It was clear that Community Work Placements would be shambles as soon as the tender documents were published.  An analysis of the proposed payment structure by Private Eye found that it could be more profitable for welfare to work companies to keep people on workfare rather than encouraging them to take up short periods of real work.  This of course didn’t bother the welfare-to-work sector, who were more concerned with the requirement that if they could not find somebody a placement then they would have to provide 30 hours of work related activity themselves.

Traditionally this has been achieved by herding people into a room containing a couple of out of date newspapers and a broken computer and ordering them to stay there for 30 hours a week.  Even this costs money though, at the very least someone has to be paid to sit in a back office all day playing Angry Birds whilst pretending to supervise the inmates.  And not only did the welfare-to-work companies have to provide this activity, but they wouldn’t be paid anything until they found someone a placement.  With the previously mentioned pilot showing that placements could only be found for half of participants then this was not the kind of DWP gravy train the workfare industry has come to expect.

Very few of the usual welfare-to-work sharks chose to bid for Community Work Placements, and those that did, such as Learn Direct, had little experience of running schemes of this scale.  But there was one firm who were very keen to get back in the Government’s good books.  There was just one problem.  At the time G4S were banned from carrying out government contracts due to being  investigated after the security tagging fiasco.

The companies set to run Community Work Placements were supposed to be announced at the beginning of March 2013.  This announcement never came.  It was not until mid-April that the DWP informed those who had bid for contracts whether they had been successful, and two weeks later before they bothered to tell the public.  The investigation into G4S was closed on the 9th April.  On the evening of the 28th April, the day Community Work Placements were due to begin, it was finally admitted that G4S would be running the placements in most areas of the UK.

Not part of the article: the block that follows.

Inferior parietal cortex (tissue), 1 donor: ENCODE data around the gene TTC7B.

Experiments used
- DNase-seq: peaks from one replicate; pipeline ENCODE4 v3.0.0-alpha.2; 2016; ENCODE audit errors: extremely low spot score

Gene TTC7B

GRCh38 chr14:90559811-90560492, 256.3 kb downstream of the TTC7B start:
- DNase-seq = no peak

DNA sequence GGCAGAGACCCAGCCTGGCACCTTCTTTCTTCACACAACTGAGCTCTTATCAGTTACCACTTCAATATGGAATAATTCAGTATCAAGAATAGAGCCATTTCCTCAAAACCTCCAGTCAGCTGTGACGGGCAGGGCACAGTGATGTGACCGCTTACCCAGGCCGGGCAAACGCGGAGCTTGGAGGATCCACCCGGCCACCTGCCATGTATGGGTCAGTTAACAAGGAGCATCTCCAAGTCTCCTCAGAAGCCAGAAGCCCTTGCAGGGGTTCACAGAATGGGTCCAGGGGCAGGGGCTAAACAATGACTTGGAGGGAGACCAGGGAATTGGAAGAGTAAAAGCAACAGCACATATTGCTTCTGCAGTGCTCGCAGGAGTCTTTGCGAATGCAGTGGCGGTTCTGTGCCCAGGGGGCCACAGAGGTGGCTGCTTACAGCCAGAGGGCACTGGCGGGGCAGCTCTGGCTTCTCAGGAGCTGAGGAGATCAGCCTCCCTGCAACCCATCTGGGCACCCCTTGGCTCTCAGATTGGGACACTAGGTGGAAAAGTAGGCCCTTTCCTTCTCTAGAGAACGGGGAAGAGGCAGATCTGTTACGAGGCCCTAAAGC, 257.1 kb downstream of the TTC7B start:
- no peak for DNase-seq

This delay meant that the scheme was long behind schedule, but those opposed to it were very much on the ball.  First dozens, then hundreds of charities signed the Keep Volunteering Voluntary statement pledging not to take part in this or other workfare programmes. Demonstrations were called by Boycott Workfare and other groups, whilst even previously enthusiastic workfare advocates like the Salvation Army said they would not take part in a scheme lasting so long.  The problem of securing enough placements was getting worse.

Over the next year and a half thousands of people were sent to work, without pay, for six month stretches.  Yet there was no word from the DWP on whether any of these participants had gained real jobs as a result of the Help To Work programme.  There still isn’t.  It was not until last month that any performance figures for Community Work Placements were made available at all and these neglected to include job outcome rates.  What they did tell us is that less than half of all people referred to the scheme had actually started a placement.  Which was hardly surprising.

Last week George Osborne scrapped Community Work Placements in his Autumn Statement document rather than admit in his speech that his much fan-fared Help To Work initiative had been a flop.  The truth is that these placements didn’t help anybody except the charities and community organisations who benefited from up to 20 million hours of forced unpaid work.  There have been no statistics made available on how many people have had their benefits sanctioned for refusing to take part in this embarrassing and exploitative mess.  Bungled schemes like this carry real human consequences, consequences that can be tragic.